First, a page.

One thing never to do is trying to undermine someone's credibility rather than addressing the technical questions. That's a fatal mistake as evidenced by Modzer0's surprisingly polite checkmate followed by the forceful creation of a new orifice for your marketing guy. Don't try the marketing impulse to delete the jab.  If he just apologizes everyone will forget it. Trying to cover it up will just make screenshots surface and you'll look even worse. Integrity is increasingly rare these days, displaying some will help fix that damage. Don't act like the tech scammers who are all marketing.

If you discuss the problems you have with designs you'll find people will help you with solutions.

  Are you sure? yes | no

James Newton wrote 6 days ago point

Yeah, Daniel, I hear you and you are right. But the engineers at the company are heads down working, and we tend to forget about reaching out. Our bad, I know. I mean, we have a marketing guy to do the "reach out" stuff, so he is just trying to do his job. Honestly, it's my fault because I'm pretty sure he said something about posting on Hackaday and I should have twigged that it wasn't the right fit. I'm the only (I think) engineer at the place who has been on hackaday before going to work there, so I do understand and I should have caught it quicker.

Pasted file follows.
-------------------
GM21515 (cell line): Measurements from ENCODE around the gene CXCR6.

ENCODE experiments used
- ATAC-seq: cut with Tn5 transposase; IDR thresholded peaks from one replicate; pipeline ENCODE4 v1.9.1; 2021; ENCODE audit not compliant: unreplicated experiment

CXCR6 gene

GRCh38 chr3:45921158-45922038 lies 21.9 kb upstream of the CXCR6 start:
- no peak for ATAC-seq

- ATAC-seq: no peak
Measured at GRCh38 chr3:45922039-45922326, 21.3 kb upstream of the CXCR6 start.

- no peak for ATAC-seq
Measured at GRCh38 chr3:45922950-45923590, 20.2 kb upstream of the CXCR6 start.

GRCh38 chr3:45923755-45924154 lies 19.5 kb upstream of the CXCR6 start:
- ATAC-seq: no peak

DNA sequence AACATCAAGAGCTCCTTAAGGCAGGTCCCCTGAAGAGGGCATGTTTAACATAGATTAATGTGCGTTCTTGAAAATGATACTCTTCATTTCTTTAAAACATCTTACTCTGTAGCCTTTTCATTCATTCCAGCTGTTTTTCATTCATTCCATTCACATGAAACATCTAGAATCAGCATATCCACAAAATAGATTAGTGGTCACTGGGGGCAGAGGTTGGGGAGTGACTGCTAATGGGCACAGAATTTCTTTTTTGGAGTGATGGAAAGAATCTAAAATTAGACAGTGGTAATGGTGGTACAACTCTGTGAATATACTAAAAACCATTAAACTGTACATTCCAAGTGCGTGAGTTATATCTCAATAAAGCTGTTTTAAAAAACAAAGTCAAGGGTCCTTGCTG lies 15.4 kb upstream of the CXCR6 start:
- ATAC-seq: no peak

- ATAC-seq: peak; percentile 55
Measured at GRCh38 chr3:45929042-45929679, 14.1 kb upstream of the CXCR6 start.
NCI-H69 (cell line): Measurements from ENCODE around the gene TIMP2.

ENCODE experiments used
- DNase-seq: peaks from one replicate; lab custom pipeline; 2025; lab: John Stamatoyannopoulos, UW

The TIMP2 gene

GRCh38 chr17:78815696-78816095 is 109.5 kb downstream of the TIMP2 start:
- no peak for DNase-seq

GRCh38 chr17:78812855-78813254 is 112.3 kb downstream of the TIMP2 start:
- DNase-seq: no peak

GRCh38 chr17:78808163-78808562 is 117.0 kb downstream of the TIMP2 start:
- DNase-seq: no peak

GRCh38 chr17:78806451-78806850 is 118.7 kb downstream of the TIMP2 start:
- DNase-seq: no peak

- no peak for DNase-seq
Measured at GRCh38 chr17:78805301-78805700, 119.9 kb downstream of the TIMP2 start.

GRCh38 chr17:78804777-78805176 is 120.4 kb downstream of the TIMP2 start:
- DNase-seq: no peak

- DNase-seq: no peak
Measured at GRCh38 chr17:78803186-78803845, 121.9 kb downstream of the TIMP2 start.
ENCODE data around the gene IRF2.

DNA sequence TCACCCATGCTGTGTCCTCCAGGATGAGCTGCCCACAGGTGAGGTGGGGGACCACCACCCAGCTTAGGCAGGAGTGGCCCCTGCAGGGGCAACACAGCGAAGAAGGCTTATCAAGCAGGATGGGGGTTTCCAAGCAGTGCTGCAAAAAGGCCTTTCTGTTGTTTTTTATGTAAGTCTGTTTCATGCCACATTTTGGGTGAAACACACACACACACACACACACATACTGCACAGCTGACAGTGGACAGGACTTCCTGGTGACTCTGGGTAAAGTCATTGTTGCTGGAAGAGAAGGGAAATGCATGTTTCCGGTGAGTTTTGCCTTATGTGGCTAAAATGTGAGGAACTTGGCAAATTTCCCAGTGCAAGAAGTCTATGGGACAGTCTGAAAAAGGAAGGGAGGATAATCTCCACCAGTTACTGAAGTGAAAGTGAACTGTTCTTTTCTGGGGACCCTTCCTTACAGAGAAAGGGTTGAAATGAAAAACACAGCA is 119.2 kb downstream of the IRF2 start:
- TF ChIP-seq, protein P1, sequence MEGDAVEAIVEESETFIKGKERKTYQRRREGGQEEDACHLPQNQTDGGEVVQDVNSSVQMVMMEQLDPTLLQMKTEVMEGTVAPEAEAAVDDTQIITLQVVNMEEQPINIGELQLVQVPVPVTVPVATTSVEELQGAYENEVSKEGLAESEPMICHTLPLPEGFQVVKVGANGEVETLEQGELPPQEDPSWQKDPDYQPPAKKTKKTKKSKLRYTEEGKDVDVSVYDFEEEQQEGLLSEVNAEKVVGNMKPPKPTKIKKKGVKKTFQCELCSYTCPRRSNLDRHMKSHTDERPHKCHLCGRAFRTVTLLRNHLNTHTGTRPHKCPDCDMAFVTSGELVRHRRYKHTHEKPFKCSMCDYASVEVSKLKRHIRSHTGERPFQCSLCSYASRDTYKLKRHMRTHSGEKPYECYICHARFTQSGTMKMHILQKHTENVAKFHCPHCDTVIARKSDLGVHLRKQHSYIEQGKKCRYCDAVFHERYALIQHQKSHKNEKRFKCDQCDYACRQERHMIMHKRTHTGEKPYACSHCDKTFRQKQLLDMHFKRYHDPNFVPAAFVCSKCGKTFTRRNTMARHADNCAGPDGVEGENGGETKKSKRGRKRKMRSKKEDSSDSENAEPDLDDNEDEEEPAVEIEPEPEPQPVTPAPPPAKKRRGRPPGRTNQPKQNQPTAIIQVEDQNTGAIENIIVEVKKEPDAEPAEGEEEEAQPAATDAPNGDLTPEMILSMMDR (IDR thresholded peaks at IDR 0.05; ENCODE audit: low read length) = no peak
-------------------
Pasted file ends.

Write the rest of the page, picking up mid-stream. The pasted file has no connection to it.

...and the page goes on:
I do hope my responses and the details I've provided have answered your and others concerns? If you have any other questions, please don't hesitate to ask and I'll do my best to answer them. It would be a crying shame if I fail to convey how truly frick'n cool this robot and this company really are. Seriously, I have this job today because I spent a good long time contributing via open source just because I could see how amazing it is. I only got hired because I was whining about my regular day job being cut back and they wanted me to spend more time with them! LOL. 

  Are you sure? yes | no

Modzer0 wrote 07/12/2018 at 00:15 point

Classy, labeling me as 'angry'. Such things are typically a defensive statement when one feels their ability to respond is in a weakened position.